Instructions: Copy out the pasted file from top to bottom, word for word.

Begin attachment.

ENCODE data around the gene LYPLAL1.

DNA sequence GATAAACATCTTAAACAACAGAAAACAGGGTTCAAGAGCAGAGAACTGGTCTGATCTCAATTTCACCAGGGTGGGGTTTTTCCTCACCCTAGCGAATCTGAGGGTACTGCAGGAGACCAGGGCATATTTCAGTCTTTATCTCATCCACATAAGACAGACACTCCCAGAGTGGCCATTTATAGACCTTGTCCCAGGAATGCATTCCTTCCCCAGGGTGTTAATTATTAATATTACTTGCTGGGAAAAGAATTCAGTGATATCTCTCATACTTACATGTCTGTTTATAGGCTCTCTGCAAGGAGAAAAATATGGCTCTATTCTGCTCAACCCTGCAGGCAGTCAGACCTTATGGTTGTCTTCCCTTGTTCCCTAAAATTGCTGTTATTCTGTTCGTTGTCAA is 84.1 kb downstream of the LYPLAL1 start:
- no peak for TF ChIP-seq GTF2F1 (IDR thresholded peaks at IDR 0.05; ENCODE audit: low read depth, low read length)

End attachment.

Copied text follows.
ENCODE data around the gene LYPLAL1.

DNA sequence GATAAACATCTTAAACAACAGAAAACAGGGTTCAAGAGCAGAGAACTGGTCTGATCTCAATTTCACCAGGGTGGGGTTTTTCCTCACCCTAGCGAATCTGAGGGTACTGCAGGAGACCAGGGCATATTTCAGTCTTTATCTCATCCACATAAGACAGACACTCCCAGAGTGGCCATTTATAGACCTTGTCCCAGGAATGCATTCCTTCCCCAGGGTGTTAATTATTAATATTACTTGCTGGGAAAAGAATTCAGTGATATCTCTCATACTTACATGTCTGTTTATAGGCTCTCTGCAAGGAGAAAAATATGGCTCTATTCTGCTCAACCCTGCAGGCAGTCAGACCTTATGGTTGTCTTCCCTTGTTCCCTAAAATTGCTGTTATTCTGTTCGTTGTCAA is 84.1 kb downstream of the LYPLAL1 start:
- no peak for TF ChIP-seq GTF2F1 (IDR thresholded peaks at IDR 0.05; ENCODE audit: low read depth, low read length)